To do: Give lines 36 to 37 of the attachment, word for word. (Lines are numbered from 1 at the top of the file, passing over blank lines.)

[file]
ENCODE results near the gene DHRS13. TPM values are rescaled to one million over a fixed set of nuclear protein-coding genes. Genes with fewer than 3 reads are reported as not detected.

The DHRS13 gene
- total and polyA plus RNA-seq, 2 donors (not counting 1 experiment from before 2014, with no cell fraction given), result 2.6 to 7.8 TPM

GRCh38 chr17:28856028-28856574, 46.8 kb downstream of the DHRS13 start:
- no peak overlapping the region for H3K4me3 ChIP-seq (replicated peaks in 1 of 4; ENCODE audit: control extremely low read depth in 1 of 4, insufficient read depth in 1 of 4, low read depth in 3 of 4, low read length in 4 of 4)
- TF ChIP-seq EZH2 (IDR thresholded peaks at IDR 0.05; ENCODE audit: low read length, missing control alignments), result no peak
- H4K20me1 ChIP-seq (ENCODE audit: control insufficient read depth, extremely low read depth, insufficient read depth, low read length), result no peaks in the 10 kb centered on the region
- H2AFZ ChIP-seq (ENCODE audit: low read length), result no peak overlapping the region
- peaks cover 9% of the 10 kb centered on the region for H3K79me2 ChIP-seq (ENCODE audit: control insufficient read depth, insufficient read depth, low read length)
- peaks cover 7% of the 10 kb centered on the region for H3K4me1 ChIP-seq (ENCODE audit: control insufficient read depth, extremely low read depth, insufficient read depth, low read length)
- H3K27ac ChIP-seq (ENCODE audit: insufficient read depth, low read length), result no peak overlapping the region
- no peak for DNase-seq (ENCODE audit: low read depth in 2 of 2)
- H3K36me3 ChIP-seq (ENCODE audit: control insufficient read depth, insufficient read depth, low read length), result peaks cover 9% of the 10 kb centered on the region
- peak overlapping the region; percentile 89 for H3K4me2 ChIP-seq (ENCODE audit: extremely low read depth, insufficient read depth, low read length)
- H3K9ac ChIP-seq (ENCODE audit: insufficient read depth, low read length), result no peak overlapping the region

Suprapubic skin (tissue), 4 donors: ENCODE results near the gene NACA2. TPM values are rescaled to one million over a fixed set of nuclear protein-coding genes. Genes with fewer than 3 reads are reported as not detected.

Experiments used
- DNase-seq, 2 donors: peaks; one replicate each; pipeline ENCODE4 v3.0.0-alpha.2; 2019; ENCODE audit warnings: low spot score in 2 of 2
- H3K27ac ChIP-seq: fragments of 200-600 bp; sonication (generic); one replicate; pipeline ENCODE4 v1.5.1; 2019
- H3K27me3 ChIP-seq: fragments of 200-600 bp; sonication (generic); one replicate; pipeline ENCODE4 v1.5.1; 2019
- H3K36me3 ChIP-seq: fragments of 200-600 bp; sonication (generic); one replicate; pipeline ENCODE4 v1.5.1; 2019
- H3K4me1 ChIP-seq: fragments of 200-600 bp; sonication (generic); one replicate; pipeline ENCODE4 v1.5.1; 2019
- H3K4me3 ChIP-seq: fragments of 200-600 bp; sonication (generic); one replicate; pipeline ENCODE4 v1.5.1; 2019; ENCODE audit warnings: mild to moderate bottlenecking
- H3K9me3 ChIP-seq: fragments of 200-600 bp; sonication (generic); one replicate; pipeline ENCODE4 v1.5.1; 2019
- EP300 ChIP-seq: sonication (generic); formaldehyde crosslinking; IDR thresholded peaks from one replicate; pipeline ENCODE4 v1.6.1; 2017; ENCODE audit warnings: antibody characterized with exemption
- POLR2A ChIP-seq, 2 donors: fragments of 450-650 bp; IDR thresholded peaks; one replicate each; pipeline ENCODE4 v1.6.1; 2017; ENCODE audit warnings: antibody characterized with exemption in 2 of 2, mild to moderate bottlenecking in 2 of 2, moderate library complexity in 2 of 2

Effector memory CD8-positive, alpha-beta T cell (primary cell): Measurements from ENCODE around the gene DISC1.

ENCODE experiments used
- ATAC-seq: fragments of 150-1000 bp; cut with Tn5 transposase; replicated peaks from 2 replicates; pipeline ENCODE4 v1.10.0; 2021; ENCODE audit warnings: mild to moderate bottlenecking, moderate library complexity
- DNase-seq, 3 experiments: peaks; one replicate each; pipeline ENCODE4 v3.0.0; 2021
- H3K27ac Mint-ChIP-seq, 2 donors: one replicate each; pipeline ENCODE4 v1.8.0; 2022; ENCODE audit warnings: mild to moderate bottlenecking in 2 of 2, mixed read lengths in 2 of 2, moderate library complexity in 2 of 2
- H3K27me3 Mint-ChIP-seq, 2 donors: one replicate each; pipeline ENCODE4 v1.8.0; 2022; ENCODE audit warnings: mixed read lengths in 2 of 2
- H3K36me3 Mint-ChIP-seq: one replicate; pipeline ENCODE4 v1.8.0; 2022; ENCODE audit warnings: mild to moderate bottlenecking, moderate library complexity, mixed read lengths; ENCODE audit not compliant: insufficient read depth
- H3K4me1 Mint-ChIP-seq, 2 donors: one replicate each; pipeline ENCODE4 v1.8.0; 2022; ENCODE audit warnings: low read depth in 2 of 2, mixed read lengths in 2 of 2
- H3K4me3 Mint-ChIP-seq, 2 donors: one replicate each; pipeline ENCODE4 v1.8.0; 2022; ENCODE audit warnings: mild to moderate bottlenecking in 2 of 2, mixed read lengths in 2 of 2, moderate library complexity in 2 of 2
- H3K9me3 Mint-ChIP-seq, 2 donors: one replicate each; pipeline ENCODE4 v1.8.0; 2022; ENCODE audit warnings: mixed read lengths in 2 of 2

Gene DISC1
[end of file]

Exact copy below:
- H3K9me3 Mint-ChIP-seq, 2 donors: one replicate each; pipeline ENCODE4 v1.8.0; 2022; ENCODE audit warnings: mixed read lengths in 2 of 2

Gene DISC1